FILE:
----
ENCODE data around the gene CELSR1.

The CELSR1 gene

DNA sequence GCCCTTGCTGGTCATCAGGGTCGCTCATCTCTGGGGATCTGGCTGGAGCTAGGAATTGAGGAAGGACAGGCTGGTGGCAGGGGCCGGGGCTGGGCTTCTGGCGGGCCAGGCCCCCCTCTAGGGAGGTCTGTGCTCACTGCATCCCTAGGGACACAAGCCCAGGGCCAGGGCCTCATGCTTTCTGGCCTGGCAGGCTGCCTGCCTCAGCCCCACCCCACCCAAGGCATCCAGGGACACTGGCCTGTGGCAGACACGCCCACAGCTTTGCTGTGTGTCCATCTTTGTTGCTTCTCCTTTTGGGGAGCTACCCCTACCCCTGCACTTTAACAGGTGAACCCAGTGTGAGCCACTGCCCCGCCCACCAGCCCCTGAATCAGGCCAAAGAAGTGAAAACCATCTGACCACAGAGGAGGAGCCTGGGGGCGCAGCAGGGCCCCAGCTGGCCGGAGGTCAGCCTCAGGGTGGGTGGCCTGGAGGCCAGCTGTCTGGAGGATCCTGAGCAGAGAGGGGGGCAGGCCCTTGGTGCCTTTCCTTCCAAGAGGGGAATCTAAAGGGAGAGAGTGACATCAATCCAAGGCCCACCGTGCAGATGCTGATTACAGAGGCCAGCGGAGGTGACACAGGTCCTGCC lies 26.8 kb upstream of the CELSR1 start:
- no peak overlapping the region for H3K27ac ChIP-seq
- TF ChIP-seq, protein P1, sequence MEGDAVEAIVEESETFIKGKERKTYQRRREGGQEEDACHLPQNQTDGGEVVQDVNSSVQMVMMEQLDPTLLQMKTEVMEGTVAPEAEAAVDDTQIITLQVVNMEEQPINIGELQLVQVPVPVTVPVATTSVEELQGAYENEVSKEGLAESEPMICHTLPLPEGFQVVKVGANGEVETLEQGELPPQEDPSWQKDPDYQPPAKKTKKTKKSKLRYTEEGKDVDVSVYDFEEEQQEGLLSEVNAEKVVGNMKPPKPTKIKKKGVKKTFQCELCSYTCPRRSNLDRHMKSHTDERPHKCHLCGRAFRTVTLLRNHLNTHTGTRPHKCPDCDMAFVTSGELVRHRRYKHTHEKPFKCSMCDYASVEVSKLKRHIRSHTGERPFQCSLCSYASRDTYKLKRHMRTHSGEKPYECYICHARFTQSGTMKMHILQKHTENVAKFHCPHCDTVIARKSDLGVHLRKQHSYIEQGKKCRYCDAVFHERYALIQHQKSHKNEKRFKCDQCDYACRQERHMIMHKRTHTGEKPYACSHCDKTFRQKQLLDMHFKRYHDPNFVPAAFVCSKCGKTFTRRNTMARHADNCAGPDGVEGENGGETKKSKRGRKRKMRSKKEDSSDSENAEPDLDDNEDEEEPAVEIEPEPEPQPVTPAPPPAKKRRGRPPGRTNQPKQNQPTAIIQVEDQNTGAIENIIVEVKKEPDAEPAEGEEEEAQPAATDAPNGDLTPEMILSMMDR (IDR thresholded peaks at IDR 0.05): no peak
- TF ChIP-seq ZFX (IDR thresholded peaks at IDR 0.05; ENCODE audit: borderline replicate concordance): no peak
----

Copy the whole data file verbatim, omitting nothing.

ENCODE data around the gene CELSR1.

The CELSR1 gene

DNA sequence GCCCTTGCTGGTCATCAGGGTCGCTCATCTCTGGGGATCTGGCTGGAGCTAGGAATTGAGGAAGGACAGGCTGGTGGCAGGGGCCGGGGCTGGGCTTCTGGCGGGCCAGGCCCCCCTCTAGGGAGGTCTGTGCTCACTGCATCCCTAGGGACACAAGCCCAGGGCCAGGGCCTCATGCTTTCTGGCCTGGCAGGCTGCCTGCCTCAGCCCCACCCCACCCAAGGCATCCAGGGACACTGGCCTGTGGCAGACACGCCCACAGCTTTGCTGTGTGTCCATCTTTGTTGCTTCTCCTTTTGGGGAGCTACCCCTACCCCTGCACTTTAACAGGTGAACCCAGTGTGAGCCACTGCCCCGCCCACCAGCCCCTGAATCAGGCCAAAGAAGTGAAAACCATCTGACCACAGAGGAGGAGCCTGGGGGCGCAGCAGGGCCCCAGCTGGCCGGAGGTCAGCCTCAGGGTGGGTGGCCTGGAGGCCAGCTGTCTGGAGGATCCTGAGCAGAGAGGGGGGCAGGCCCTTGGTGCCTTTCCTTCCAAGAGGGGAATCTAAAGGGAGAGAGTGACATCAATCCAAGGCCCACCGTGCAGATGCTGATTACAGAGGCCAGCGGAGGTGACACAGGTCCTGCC lies 26.8 kb upstream of the CELSR1 start:
- no peak overlapping the region for H3K27ac ChIP-seq
- TF ChIP-seq, protein P1, sequence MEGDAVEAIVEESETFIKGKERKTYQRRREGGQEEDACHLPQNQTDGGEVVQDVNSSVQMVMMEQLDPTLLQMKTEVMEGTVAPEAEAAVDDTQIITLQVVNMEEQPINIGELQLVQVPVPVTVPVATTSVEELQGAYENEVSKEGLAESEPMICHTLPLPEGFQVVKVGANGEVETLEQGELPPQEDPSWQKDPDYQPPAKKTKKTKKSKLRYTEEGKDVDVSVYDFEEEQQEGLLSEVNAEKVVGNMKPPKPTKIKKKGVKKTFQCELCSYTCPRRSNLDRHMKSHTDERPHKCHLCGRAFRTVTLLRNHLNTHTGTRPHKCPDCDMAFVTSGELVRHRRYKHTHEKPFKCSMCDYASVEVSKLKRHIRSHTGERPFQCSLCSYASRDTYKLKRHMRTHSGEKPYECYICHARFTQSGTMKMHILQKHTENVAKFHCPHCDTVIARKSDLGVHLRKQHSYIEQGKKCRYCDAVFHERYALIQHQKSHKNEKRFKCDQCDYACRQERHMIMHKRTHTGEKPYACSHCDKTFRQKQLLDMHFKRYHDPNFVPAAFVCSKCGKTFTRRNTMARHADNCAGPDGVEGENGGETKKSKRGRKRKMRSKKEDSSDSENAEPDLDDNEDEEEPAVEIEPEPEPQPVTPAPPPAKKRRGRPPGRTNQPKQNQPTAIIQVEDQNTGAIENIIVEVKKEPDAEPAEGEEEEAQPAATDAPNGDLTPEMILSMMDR (IDR thresholded peaks at IDR 0.05): no peak
- TF ChIP-seq ZFX (IDR thresholded peaks at IDR 0.05; ENCODE audit: borderline replicate concordance): no peak